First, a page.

Is there a breaking point for greatness? That moment when it no longer matters whether or not you are on a winning team or what type of temperament you have. There has to be, right?
Kevin Love has made three All-Star teams despite being on a perennial loser. The same can be said about Carmelo Anthony in recent seasons and plenty of others. The NBA All-Star game is part-popularity contest, part-lifetime achievement and part-recognition for someone who has earned the opportunity.
DeMarcus Cousins has been waiting for his moment and now the point has come where his play speaks louder than any of the issues that could detract from his inclusion. This should be the moment when people forget about the fact that the Sacramento Kings are under .500 for the ninth consecutive season or that Cousins hasn’t always been the easiest person to get along with.
He’s too good to ignore anymore. Regardless of how loaded the Western Conference is, Cousins’ play is worthy of All-Star status.
Here are some numbers to chew on:
– Cousins ranks fourth in the NBA in scoring at 24.0 points per game.
– Cousins ranks third in the NBA in rebounding at 12.4 per game.
– Cousins is second in the league at defensive rebounding percentage at 30.8 percent, third in offensive rebounding percentage at 14.2 percent and fifth in total rebound percentage at 21.4 percent.
– Cousins ranks fifth in the NBA in PER at 26.1.
– The Sacramento Kings are 16-24 on the season, but just 2-10 without Cousins.
The Kings are a .500 team with Cousins in the lineup, and that doesn’t even consider his recovery from viral meningitis or the fact that his coach was fired 24 games into the season.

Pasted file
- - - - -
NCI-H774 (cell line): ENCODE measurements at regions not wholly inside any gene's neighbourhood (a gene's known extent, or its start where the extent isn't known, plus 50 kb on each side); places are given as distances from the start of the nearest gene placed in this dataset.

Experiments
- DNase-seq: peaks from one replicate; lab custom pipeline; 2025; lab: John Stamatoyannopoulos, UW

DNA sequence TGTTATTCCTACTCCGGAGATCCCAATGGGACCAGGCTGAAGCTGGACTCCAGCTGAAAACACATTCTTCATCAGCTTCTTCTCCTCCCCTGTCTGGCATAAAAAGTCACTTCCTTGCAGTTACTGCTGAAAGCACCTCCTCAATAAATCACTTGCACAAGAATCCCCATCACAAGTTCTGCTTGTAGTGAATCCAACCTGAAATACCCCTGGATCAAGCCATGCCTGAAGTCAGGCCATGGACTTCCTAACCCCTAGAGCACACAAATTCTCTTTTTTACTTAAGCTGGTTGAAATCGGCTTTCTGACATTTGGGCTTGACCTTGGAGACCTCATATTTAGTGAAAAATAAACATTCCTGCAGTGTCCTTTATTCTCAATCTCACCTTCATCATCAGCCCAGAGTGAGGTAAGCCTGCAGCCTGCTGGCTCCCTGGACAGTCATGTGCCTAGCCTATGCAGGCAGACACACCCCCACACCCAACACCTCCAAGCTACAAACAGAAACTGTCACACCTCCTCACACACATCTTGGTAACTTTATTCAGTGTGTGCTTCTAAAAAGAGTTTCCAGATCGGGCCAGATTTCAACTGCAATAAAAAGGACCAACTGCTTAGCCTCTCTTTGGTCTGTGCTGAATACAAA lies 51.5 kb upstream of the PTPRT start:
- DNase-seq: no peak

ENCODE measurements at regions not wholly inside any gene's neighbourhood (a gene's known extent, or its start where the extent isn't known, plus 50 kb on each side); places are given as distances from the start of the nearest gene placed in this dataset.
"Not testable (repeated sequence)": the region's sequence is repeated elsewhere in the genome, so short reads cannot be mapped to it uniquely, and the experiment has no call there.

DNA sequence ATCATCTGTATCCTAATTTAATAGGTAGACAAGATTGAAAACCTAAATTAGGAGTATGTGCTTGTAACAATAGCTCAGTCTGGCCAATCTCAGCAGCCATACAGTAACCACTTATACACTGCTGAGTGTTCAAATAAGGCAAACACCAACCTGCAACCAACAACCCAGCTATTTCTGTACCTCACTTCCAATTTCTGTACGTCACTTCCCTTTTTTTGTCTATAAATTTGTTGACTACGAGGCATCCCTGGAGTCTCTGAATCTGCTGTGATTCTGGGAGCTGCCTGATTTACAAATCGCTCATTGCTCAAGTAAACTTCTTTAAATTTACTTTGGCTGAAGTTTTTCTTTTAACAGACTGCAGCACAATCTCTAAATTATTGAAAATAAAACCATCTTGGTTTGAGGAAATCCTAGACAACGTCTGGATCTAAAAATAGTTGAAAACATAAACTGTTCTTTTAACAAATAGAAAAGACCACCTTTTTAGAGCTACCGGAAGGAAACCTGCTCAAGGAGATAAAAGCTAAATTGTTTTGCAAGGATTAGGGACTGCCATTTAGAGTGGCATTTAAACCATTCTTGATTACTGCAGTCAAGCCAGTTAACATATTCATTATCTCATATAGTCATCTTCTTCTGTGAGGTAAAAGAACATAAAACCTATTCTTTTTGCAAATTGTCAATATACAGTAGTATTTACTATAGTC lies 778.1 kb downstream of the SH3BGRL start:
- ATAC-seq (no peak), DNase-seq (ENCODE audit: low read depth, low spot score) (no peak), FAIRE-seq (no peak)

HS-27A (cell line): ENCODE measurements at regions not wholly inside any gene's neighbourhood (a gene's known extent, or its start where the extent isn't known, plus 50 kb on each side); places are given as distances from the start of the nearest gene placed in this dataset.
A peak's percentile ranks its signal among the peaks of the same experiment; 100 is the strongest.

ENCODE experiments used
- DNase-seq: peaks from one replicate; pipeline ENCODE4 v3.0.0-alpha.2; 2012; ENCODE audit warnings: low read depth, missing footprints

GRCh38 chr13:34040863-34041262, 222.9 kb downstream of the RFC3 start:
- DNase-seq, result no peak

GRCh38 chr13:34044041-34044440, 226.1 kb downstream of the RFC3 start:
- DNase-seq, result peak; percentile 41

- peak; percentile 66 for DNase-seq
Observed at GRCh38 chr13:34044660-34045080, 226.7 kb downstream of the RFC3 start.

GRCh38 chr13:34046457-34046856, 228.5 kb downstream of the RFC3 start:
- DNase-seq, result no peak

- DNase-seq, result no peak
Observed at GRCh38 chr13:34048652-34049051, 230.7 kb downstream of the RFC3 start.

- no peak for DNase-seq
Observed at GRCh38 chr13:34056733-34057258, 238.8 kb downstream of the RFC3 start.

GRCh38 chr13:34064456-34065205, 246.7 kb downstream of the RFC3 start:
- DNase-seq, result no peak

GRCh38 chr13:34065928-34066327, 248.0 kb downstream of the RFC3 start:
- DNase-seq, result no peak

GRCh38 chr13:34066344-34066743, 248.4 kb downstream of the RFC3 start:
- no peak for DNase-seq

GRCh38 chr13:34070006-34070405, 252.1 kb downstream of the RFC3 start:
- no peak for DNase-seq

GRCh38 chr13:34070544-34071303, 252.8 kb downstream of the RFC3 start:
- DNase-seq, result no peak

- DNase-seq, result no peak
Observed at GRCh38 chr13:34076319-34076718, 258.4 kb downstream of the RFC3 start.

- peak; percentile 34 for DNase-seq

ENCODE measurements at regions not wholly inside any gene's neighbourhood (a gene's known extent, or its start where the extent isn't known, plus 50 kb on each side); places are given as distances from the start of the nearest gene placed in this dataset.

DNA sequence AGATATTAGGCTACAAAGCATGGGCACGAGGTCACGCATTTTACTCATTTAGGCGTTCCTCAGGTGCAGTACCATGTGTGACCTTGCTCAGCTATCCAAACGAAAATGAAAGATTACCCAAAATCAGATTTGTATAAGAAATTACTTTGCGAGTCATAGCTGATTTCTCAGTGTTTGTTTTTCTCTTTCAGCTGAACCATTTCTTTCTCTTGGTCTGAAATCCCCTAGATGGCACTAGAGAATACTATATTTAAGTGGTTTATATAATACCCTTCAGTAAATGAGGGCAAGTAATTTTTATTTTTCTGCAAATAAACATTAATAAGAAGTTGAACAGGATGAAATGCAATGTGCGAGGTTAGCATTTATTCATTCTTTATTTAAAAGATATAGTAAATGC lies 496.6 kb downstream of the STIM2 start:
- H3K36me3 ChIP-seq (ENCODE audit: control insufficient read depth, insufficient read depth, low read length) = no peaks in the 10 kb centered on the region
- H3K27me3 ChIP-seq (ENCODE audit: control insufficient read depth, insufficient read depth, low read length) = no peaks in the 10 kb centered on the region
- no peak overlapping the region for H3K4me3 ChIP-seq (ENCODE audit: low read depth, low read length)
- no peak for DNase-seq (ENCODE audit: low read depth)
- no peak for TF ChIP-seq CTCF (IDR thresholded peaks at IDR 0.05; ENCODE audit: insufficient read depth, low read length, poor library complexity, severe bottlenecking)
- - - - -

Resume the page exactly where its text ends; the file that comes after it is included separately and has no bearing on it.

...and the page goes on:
If you need more on why Cousins is an All-Star, here are a few testimonials from respected opposing coaches:
“He’s become a great young player. He plays extremely hard. He’s very physical. He’s relentless. He goes after everything. He’s a great rebounder, and he’s got a great inside game. He can drive it, he can shoot outside. There’s no weakness in his offensive game, and defensively, he’s one of the top guys at taking charges. He gives his body up, and he plays his butt off. From afar, I’ve got great admiration for the growth of his game.” – Dallas Mavericks head coach Rick Carlisle
“I think he’s been amazing. I’m so proud of him. I really am. Listen, he’s an opponent, but I’m a fan of the league and when you watch a young kid like this grow up… he’s grown up emotionally. His game has grown up. I think he’s the best low-post player in the league, and he’s doing it every night. He’s doing more than just scoring, he’s doing everything. So I’m just very proud of him.” –Los Angeles Clippers head coach Doc Rivers
Rivers would go on to say that in his mind, Cousins is an All-Star. And so will almost every coach in the league when asked point blank.
If the coaches he plays against aren’t enough, how about a quote from NBA All-Star Blake Griffin?